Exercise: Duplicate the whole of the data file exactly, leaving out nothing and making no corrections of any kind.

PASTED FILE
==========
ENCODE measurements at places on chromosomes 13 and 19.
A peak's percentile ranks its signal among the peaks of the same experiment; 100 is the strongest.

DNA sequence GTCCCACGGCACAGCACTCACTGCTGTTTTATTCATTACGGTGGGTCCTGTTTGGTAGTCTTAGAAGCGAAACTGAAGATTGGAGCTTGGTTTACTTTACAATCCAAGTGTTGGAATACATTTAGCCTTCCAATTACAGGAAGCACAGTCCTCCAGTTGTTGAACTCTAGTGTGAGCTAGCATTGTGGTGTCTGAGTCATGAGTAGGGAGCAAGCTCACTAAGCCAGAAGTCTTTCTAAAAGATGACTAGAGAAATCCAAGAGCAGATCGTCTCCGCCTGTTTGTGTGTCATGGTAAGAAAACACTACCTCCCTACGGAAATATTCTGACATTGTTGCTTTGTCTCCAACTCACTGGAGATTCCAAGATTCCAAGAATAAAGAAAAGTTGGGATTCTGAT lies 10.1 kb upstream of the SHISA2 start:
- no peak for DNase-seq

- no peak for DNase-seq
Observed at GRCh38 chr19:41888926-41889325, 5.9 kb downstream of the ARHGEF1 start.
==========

ENCODE measurements at places on chromosomes 13 and 19.
A peak's percentile ranks its signal among the peaks of the same experiment; 100 is the strongest.

DNA sequence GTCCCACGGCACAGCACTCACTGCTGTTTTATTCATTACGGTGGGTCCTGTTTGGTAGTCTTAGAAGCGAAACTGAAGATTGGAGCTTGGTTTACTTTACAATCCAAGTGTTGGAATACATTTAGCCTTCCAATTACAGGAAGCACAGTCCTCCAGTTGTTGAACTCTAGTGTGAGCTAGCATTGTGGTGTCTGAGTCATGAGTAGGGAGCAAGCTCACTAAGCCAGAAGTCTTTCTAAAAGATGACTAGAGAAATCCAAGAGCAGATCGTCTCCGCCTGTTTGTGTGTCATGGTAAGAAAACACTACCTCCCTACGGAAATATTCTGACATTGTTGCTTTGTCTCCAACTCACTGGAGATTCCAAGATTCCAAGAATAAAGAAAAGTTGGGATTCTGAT lies 10.1 kb upstream of the SHISA2 start:
- no peak for DNase-seq

- no peak for DNase-seq
Observed at GRCh38 chr19:41888926-41889325, 5.9 kb downstream of the ARHGEF1 start.